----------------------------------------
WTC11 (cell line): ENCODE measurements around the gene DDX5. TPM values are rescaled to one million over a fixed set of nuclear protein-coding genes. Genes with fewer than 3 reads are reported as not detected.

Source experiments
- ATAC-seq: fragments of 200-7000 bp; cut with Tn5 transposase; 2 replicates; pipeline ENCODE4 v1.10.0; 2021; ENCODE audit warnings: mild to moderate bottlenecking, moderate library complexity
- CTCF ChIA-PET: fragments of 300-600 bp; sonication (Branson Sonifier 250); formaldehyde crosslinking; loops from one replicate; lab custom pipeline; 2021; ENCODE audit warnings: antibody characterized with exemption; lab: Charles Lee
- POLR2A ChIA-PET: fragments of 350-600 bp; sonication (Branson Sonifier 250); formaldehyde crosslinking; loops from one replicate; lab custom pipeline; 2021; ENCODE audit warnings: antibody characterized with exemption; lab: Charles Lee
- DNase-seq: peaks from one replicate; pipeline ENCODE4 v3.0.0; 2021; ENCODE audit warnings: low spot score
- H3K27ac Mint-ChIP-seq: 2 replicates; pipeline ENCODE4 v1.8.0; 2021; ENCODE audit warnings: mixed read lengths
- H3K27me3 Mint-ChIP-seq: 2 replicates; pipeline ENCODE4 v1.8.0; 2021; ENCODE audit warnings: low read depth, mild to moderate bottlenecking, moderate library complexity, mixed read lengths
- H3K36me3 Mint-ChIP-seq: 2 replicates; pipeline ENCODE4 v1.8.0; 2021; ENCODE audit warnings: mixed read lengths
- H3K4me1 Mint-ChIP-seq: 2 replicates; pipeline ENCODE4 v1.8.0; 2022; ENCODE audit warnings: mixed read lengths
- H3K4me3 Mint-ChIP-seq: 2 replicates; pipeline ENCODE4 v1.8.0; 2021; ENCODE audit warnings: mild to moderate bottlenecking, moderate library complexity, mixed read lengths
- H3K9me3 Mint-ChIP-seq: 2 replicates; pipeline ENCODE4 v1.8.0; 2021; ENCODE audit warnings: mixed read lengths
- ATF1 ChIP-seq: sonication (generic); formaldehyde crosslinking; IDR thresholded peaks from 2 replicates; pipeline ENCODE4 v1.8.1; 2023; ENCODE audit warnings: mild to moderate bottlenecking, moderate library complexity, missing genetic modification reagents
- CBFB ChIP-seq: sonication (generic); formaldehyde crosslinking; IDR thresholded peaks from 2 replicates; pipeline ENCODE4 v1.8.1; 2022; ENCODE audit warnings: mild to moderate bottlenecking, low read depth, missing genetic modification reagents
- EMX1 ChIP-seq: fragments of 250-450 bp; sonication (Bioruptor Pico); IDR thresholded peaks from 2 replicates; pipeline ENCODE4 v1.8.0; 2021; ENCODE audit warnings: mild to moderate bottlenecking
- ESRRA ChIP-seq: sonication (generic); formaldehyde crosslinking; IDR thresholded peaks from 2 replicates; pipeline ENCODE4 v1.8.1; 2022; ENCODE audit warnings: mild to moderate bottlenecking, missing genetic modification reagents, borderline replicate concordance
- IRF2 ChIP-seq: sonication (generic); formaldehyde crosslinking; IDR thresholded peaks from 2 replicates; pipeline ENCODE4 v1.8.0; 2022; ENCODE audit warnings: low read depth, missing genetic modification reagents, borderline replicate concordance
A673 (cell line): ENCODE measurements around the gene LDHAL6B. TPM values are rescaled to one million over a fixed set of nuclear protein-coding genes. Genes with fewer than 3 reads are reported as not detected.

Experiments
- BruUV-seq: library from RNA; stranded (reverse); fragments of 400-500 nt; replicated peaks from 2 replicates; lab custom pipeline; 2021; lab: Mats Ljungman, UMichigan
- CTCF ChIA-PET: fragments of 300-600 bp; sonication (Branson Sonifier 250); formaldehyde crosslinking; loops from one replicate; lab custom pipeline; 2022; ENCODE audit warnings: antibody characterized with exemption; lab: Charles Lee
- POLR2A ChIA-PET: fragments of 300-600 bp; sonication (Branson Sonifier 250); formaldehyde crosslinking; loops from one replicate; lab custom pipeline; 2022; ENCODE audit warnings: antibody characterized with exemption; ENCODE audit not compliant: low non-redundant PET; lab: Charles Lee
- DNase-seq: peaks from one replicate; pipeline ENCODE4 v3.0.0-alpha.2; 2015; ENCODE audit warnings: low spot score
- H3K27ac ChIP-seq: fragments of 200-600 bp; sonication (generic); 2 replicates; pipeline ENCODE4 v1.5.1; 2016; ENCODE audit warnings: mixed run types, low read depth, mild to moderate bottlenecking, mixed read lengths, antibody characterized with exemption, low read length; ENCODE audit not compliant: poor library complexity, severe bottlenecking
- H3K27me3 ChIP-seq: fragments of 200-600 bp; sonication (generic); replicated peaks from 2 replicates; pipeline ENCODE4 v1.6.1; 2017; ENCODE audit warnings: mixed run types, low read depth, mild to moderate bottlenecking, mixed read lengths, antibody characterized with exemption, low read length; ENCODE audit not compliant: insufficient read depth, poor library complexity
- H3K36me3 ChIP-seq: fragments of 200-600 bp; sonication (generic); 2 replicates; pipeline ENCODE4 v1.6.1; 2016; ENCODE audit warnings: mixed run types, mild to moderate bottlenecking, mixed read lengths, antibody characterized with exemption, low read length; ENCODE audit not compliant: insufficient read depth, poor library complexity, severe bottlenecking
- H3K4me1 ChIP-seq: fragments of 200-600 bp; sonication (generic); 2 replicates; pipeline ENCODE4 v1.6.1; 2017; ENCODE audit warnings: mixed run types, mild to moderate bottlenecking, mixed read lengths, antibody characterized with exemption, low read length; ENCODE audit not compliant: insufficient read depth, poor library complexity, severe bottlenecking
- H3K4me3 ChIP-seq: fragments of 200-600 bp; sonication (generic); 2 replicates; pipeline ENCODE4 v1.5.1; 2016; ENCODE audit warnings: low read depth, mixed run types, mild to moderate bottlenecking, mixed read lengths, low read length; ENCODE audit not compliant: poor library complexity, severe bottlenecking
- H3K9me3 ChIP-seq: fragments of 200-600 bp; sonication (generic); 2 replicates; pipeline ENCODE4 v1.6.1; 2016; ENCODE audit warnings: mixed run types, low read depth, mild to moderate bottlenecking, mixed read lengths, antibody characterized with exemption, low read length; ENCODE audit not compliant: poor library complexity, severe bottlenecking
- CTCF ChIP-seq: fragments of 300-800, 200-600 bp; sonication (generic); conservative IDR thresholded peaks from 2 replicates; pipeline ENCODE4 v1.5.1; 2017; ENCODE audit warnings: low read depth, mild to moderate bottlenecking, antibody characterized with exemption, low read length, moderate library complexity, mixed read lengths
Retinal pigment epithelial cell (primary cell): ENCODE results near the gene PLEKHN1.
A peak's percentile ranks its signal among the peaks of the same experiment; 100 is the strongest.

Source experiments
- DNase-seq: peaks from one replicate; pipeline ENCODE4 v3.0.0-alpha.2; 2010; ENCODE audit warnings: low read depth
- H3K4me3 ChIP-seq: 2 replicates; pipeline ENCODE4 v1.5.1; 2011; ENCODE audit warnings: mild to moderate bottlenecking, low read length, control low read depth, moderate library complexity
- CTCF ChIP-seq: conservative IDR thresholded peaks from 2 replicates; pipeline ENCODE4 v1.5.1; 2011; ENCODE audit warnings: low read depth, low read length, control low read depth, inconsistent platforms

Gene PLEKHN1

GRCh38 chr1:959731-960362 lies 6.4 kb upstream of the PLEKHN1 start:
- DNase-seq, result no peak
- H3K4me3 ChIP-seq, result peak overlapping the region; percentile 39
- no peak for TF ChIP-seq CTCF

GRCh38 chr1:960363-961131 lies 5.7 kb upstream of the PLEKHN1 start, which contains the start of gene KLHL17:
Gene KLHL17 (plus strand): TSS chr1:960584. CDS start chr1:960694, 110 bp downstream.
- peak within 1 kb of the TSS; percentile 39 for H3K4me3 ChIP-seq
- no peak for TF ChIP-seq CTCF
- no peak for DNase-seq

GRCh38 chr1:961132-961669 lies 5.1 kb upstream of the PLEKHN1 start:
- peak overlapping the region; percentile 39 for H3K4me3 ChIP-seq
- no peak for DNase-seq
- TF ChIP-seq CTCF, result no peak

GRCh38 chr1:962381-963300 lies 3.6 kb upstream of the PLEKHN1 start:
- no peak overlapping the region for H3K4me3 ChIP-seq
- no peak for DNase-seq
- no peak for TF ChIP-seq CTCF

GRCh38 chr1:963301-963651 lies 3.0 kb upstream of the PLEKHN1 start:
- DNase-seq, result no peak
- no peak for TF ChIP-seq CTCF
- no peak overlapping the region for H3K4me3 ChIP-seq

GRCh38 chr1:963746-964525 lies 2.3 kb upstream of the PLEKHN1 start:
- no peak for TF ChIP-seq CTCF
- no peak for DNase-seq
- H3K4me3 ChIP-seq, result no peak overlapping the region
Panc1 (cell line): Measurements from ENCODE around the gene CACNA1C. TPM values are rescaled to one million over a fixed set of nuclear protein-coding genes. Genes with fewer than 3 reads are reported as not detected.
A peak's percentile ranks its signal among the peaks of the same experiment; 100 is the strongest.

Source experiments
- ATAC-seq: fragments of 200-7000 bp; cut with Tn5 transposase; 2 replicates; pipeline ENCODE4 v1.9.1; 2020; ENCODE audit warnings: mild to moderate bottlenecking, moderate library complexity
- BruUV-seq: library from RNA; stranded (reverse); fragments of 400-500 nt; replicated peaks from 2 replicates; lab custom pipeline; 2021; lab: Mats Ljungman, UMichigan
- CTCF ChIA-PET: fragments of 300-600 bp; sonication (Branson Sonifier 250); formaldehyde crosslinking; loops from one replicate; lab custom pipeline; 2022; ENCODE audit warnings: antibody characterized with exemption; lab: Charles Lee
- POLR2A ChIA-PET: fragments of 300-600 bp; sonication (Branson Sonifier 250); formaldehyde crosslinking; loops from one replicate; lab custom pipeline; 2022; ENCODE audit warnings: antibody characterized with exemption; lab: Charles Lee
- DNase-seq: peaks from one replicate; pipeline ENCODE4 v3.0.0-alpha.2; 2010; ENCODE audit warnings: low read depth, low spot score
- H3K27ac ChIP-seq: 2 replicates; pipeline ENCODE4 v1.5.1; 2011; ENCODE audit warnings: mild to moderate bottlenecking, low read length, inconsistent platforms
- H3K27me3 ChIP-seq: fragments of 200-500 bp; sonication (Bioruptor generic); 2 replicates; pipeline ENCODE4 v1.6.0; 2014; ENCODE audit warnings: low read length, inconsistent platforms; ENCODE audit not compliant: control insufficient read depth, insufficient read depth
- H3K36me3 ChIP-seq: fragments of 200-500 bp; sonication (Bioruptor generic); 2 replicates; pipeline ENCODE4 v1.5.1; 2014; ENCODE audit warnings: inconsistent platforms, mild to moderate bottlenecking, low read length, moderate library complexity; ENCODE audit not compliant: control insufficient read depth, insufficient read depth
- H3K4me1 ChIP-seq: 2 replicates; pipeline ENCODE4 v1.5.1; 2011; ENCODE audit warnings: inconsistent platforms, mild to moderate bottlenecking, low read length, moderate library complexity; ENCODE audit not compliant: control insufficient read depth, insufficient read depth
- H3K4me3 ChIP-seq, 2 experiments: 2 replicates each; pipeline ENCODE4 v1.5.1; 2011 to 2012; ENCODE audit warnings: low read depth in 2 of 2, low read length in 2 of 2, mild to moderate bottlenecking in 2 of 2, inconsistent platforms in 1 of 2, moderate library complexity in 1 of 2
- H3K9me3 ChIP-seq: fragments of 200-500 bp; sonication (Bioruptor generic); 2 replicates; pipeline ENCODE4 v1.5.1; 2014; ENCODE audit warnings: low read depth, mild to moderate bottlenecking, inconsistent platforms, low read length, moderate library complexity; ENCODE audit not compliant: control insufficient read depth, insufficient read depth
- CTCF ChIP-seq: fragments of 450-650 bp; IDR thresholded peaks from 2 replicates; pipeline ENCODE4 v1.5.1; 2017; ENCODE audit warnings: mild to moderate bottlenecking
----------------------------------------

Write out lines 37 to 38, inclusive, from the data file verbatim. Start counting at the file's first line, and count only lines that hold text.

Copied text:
Gene PLEKHN1

GRCh38 chr1:959731-960362 lies 6.4 kb upstream of the PLEKHN1 start: